Boston-based digital education startup Esme Learning announced Tuesday it closed on a $7.5 million Series A funding round led by Adit Ventures.
Esme Learning’s model is at the intersection of two areas that have become increasingly important amid the pandemic: online learning and skills training. Because the world has had to digitize rapidly, professionals need to make sure they’re up to date on the latest in areas like cybersecurity and fintech. But this training needs to be done virtually to accommodate our new socially distant reality. Esme Learning addresses both of these areas, delivering an immersive, collaborative learning experience with the help of AI.
That being said, co-founder David Shrier says the Esme Learning platform has been years in the making, and was around long before COVID-19 came along and changed everything.
“All that COVID did was accelerate a trend that was already happening,” Shrier told Built In. “We’re in a very fast growth segment because people are recognizing that they need to learn new things faster. And they want to use technology and techniques to get there. That’s what we deliver.”
In the end, the goal is to not only be a platform for working professionals seeking career advancement, but one that changes the way online learning is done in the first place. Traditionally, virtual learning is like “bad television,” as Shrier puts it. It can be a lonely experience, full of short videos and online quizzes, with no real engagement. Instead, Esme Learning incorporates AI-enabled tools that enhance digital collaboration, allowing users to apply what they learn through live simulations and small group exercises.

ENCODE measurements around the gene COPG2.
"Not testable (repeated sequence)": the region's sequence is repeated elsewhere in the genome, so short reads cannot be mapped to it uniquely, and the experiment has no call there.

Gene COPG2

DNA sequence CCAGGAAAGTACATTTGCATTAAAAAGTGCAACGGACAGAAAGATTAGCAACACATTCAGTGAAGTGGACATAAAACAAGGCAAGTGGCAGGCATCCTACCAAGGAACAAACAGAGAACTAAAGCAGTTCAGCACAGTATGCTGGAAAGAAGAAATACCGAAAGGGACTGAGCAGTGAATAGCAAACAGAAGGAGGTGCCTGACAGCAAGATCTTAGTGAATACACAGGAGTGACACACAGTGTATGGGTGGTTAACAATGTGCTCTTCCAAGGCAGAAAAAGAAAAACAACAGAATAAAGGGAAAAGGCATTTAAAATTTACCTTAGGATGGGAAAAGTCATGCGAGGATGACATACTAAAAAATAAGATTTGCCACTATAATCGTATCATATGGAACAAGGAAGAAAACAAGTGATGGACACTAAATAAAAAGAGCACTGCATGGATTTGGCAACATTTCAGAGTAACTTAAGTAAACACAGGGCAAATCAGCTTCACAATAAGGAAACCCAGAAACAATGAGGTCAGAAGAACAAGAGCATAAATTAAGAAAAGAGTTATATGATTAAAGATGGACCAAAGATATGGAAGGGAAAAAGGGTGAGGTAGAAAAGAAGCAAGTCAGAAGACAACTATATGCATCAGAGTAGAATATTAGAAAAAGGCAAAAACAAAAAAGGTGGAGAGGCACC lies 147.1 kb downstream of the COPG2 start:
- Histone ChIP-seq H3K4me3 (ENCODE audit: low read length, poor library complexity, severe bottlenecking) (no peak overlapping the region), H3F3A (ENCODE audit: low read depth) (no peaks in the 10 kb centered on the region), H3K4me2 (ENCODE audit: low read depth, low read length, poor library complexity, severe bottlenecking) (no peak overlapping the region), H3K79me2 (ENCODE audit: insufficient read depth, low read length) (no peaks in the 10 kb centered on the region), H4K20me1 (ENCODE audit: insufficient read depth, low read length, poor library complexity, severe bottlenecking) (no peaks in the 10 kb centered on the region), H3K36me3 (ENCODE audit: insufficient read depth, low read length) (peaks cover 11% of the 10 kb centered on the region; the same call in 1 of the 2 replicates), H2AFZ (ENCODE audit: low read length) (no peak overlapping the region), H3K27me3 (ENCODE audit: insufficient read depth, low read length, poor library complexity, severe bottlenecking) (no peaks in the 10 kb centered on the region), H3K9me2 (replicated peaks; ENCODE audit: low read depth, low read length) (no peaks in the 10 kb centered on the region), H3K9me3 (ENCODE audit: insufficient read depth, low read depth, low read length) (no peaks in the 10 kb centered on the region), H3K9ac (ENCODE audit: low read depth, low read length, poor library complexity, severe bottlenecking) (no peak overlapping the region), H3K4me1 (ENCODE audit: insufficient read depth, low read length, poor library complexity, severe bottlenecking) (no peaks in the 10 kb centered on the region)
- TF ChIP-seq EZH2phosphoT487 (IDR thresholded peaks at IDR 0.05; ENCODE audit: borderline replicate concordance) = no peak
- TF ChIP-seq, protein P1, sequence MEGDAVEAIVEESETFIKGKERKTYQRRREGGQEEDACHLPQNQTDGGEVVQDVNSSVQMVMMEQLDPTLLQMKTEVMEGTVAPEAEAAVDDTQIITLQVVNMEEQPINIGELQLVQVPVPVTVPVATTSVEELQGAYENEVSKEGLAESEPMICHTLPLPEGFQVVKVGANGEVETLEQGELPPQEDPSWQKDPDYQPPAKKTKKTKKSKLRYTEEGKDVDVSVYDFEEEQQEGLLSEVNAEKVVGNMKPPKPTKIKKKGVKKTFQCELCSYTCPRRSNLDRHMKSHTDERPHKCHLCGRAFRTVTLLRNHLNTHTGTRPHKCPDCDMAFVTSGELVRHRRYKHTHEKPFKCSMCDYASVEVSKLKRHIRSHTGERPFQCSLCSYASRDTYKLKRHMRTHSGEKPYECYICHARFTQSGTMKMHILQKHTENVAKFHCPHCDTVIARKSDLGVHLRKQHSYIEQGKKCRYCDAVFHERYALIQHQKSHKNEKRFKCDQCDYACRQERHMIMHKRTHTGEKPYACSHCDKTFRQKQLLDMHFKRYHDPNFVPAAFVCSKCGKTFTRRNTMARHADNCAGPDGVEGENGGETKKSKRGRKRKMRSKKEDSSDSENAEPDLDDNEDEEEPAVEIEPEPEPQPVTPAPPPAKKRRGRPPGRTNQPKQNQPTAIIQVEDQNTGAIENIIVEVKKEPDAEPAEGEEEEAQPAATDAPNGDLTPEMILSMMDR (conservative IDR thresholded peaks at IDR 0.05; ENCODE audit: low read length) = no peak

Another thing that sets Esme Learning apart from other online education platforms is its focus on preeminent and top-tier universities. The company has already announced partnerships with Oxford and MIT, and plans to work with more in light of this latest funding round.
“Our approach,” Shrier said, “is not to go have a giant super market with 100 universities of varying qualities. But rather have a select group of university partners that we collaborate with more intensively.”
This model appears to be working so far. Esme Learning claims its students see 23 percent higher grades over those who simply read the materials, and 35 percent higher completion rates. The company also says it delivers a 3,000 percent improvement on students successfully finishing courses, with users performing 30 times better than those taking more general online courses.
Now, Esme Learning plans to keep up the momentum by also using this fresh funding to further develop its course methodology and AI-enabled technology, as well as add new courses.
The company plans to quadruple its headcount by the end of this year, too, continuing its commitment to diversity (Shrier says more than two-thirds of Esme Learning’s executive and broader team are women, for instance). Many of these positions, according to Shrier, will be at the company’s Boston headquarters.
“We’re not content to rest on our laurels. We want to build an effective online experience that is as good as an in-person, face-to-face classroom in terms of how it can help transform your life. Longer term, we dare to dream about transcending the classroom experience, doing things you can’t even do in the classroom,” Shrier said. “We’re going to change how learning happens, how people shape their careers and how companies and economies direct their workforce. We’re helping prepare the workforce of tomorrow. That’s exciting.”